A Minnesota Senate panel approved legislation Thursday to spend $100 million on a variety of education initiatives, including voluntary prekindergarten, teacher development and school counselor grants.
Members of the of the Senate education committee advanced the measure by a vote of 11-5, with one Republican joining Democrats on the prevailing side.
Republicans complained that the bill, which includes $48 million of the state’s budget surplus, has too many strings attached. The grants for student support personnel, for example, requires matching local investments.
Sen. Sean Nienow, R-Cambridge, said the money should instead go onto the basic per-pupil funding formula.
“Let’s spend that money and give schools the flexibility to meet the needs that are unique to that district and to do the job, to let the school board do the job that they were elected and let the teachers do the job that they were hired to do,” Nienow said.
Senate Education Chair Chuck Wiger, DFL-Maplewood said the funding bill targets several high-priority issues that need attention throughout the state.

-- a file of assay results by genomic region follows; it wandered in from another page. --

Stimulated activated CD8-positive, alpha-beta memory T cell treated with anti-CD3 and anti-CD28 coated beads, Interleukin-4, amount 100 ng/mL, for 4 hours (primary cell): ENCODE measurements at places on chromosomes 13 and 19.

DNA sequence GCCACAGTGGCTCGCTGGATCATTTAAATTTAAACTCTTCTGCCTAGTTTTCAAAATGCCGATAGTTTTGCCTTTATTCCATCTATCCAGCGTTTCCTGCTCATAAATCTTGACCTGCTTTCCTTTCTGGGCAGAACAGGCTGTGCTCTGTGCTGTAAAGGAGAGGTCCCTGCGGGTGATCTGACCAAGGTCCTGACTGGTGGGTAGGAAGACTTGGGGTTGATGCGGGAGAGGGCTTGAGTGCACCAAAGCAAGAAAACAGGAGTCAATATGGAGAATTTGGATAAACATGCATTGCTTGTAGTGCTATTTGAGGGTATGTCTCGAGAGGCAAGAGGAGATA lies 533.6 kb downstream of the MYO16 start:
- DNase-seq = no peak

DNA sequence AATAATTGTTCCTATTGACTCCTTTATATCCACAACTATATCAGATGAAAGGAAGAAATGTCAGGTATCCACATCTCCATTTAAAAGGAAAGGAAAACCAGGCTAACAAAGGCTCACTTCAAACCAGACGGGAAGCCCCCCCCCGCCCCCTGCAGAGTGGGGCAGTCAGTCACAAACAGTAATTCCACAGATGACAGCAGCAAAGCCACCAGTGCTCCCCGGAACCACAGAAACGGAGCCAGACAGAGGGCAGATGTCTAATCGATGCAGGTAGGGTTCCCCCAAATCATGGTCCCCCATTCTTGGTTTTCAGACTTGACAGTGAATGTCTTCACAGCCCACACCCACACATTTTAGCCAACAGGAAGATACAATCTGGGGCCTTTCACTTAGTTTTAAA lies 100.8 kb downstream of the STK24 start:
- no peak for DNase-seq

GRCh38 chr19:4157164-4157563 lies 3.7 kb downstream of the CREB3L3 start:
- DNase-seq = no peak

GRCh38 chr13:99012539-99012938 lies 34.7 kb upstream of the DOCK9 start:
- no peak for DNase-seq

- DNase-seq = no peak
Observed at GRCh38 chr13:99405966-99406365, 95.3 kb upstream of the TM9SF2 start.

Wiger said the shortages of teachers and counselors, for example, are at crisis levels.
“Adding more money to the formula just hasn’t necessarily done it,” Wiger said.
In addition to the surplus money, the Senate education plan relies on $53 million from some school districts making early repayment of state loans.
House Republicans are also counting the loan repayment money, which represents the only additional education spending in their supplemental budget plan.
Gov. Mark Dayton’s budget plan spends $77 million of surplus money on education, including $25 million for prekindergarten.